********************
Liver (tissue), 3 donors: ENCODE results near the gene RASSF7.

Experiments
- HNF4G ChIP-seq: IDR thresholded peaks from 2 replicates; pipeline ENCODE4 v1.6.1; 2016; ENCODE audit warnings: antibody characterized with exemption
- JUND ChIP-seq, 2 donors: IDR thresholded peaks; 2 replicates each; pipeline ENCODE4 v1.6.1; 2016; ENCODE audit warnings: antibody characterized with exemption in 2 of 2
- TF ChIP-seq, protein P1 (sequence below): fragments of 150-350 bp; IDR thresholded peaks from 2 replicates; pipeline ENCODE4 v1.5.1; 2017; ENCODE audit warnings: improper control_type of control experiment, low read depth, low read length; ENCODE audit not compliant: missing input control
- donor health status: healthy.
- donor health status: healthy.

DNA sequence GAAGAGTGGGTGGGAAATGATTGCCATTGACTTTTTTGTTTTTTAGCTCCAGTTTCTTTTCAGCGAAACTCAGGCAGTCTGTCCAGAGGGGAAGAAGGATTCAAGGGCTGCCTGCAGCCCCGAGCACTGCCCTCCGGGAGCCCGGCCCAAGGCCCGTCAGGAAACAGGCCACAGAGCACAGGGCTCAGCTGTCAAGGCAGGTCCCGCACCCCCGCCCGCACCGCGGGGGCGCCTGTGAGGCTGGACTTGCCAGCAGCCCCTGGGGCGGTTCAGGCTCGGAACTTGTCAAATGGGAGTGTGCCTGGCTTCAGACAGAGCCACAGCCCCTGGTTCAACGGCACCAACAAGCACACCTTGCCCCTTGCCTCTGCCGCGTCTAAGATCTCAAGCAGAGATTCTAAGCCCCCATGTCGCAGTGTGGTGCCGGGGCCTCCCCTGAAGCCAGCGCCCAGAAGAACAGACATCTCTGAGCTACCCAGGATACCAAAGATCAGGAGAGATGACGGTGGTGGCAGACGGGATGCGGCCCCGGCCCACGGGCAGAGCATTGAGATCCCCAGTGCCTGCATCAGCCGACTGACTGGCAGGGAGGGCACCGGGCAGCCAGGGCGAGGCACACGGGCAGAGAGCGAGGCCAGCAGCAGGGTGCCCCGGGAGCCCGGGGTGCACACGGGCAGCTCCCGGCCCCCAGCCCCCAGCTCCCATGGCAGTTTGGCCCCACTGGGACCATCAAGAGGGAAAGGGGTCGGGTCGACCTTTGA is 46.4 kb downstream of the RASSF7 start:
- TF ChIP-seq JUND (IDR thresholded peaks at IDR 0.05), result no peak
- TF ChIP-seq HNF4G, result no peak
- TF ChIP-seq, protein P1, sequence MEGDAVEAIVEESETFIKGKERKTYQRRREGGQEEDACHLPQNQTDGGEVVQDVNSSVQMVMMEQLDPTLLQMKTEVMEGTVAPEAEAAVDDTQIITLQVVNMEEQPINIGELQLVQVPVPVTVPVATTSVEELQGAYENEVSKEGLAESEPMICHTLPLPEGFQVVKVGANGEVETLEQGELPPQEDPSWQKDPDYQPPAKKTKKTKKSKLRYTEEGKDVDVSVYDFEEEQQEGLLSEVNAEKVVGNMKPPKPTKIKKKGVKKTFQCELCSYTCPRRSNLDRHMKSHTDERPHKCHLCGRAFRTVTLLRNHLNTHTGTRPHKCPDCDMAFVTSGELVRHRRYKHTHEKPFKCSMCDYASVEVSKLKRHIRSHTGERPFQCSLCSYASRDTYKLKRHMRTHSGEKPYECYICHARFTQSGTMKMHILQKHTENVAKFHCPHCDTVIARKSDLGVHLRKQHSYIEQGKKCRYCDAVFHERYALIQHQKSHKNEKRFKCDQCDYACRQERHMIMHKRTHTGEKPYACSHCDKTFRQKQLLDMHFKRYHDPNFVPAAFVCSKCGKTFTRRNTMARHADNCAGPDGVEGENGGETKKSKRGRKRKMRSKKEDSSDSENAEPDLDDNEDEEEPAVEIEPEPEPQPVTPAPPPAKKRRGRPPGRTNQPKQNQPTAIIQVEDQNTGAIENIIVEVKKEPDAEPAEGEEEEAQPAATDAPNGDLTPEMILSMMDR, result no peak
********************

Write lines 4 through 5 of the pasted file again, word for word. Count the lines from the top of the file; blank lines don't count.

- JUND ChIP-seq, 2 donors: IDR thresholded peaks; 2 replicates each; pipeline ENCODE4 v1.6.1; 2016; ENCODE audit warnings: antibody characterized with exemption in 2 of 2
- TF ChIP-seq, protein P1 (sequence below): fragments of 150-350 bp; IDR thresholded peaks from 2 replicates; pipeline ENCODE4 v1.5.1; 2017; ENCODE audit warnings: improper control_type of control experiment, low read depth, low read length; ENCODE audit not compliant: missing input control